The genotype analysis shown in Figures 1 and 2 includes 193 non-human non-avian influenza strains. All data was downloaded from the NCBI influenza whole genome database [30].

Finding markers tied to function

Figure 4 shows the frequency distribution for the size of amino acid combinations (combinations up to size 10 were checked) that distinguish avian and human strains at the different accuracy thresholds. The highest accuracy threshold of 99.5% (red bar in Figure 4) requires using more mutations per combination to accurately discriminate host type. For example, a minimum of 3 amino acid positions are required, with most combinations using 4 or more amino acid positions. By contrast, at the lowest accuracy thresholds, only single or pairs of amino acids are needed.

Figure 4
figure 4

Mutation combination sizes. Relative frequency of mutation combination sizes for different classification accuracy thresholds. Red is the highest accuracy cut off, followed by blue, orange and green.

In Chen et al. (2006) functional significance was calibrated to detect the 627 PB2 mutation. A feature of the 627 PB2 mutation is that the human variant (Lysine) was found in 1% of the background avian flu and 23% of the H5N1 avian flu (~5% total) suggesting less human specific selective pressure. Thus distinguishing at the minimal accuracy threshold (set at 98.3%) using 627 PB2 required at least one additional marker. From the combinations of amino acid positions used for discrimination, an individual marker's functional significance was determined by two criteria. The marker must be part of a combination of mutations that separates the two phenotype classes with the same degree of accuracy (at one of the four confidence thresholds) that was achieved using the complete proteome alignment as input. Second the marker's individual contribution to the combination's classification accuracy must be above a minimal threshold defined by the distribution of observed contribution values. A mutation's contribution value was measured by the maximal increase in classification accuracy gained by adding the marker as a feature to one of the classifiers that met the minimal accuracy requirements. For example, mutation 627 PB2 could be combined with several additional mutations to make an accurate classifier. The classification accuracy of each of the additional mutations was measured without including 627 PB2 and compared to the accuracy when including 627 PB2, with the maximal difference being 627 PB2's contribution value. Figure 5 plots the contribution values for each candidate marker's maximal contribution to classification accuracy for the 4 different accuracy thresholds. At one end of the spectrum are markers like position 199 PB2 which is shown in Figure 5 to accurately classify close to 99% of the samples, without looking at any other positions in the proteome. Most positions add little to the host type discrimination, with accuracy contributions well below 1% (for clarity these positions were excluded from Figure 5). The figure shows the 16 mutations that stand out by their contribution of at least a 10% increase in accuracy at one of the four accuracy thresholds.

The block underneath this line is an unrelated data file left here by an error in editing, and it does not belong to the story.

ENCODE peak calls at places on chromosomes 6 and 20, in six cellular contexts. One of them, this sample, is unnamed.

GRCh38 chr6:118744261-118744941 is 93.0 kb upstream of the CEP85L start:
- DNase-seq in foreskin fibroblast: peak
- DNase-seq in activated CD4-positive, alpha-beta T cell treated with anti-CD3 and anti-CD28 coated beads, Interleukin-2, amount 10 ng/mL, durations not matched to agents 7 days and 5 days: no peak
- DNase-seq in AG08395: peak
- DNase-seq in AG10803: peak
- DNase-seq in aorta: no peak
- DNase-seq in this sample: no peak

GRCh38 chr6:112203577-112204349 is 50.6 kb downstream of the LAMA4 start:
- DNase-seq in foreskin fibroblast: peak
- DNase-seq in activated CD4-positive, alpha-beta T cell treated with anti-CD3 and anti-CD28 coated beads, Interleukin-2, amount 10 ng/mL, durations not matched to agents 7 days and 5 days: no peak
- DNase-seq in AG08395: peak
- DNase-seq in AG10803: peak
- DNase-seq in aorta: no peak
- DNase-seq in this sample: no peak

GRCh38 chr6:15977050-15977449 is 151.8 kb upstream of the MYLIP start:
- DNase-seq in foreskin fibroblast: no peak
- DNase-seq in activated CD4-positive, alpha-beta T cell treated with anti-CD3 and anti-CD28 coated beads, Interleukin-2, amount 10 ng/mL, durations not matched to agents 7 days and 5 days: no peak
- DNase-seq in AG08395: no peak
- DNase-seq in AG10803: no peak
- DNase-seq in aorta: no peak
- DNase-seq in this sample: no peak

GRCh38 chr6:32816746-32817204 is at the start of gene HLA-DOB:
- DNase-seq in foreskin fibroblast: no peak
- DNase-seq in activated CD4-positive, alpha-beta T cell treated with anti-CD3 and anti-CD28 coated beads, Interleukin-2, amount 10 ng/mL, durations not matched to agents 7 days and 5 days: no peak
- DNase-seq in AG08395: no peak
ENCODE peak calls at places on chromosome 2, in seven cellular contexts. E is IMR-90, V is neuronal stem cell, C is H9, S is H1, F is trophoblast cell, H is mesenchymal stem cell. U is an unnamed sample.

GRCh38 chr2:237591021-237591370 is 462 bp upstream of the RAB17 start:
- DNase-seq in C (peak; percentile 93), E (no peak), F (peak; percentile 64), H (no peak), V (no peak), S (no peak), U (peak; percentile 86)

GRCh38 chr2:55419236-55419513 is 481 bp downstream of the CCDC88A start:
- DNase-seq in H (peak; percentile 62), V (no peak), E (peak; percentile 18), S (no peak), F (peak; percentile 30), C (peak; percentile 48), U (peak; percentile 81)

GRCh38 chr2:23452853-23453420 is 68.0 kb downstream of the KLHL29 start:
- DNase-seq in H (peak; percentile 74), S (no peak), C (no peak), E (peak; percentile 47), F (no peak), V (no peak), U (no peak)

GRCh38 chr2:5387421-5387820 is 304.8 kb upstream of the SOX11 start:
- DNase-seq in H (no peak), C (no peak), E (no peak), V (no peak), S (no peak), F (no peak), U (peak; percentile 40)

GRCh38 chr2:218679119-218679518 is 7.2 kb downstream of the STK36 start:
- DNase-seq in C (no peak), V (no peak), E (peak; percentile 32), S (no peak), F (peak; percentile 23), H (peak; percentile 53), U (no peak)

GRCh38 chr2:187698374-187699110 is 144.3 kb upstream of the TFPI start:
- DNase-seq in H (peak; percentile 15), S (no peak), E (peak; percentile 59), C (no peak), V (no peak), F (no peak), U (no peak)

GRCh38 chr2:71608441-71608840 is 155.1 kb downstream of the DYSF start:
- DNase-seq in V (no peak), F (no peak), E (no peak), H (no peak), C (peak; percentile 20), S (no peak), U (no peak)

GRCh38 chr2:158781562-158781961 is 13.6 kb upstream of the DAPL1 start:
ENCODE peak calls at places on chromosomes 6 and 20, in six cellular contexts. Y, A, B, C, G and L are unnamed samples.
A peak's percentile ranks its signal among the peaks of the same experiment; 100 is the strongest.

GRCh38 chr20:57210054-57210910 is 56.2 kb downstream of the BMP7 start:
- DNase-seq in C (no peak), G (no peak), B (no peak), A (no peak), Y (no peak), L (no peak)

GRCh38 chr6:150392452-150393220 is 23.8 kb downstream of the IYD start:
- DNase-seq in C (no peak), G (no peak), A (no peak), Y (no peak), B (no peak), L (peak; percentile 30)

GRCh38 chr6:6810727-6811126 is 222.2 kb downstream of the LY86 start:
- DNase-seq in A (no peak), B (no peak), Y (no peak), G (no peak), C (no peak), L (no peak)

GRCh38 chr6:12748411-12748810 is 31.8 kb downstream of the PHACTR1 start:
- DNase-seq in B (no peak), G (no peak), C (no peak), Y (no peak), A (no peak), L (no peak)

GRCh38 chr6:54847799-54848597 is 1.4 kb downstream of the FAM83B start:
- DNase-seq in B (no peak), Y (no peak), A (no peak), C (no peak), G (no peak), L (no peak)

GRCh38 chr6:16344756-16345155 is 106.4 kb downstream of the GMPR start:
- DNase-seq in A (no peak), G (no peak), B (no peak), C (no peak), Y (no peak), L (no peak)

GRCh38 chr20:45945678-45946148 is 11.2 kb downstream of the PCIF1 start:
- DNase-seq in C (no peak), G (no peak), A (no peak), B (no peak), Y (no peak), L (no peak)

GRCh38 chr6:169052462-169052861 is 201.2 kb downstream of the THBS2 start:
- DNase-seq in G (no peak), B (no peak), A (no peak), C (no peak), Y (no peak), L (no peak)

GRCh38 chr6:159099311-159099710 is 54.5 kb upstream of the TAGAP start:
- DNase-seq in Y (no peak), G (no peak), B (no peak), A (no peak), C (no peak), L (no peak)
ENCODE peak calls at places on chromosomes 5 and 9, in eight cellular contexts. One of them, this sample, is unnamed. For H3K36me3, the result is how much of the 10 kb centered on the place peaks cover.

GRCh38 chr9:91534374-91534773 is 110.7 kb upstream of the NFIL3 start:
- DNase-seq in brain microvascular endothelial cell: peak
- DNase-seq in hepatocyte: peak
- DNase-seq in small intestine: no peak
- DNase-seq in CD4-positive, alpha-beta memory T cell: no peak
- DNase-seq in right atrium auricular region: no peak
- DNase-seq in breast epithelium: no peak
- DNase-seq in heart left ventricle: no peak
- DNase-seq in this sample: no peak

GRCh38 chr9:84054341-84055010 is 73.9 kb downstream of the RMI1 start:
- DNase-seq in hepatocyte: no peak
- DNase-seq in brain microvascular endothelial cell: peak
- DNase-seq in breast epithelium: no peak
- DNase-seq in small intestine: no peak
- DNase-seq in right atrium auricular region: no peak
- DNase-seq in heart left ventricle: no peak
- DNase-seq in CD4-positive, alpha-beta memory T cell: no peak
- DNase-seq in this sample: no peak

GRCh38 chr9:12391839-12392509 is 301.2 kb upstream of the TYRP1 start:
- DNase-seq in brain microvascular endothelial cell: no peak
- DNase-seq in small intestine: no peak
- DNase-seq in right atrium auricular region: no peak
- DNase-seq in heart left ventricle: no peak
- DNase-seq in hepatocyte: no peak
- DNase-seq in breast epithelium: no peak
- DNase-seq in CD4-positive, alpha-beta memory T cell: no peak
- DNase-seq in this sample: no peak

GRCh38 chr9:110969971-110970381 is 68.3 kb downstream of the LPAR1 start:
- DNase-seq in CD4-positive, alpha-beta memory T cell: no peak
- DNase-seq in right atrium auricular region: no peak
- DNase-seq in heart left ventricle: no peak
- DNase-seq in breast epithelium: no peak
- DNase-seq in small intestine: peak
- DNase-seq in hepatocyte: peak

Figure 5
figure 5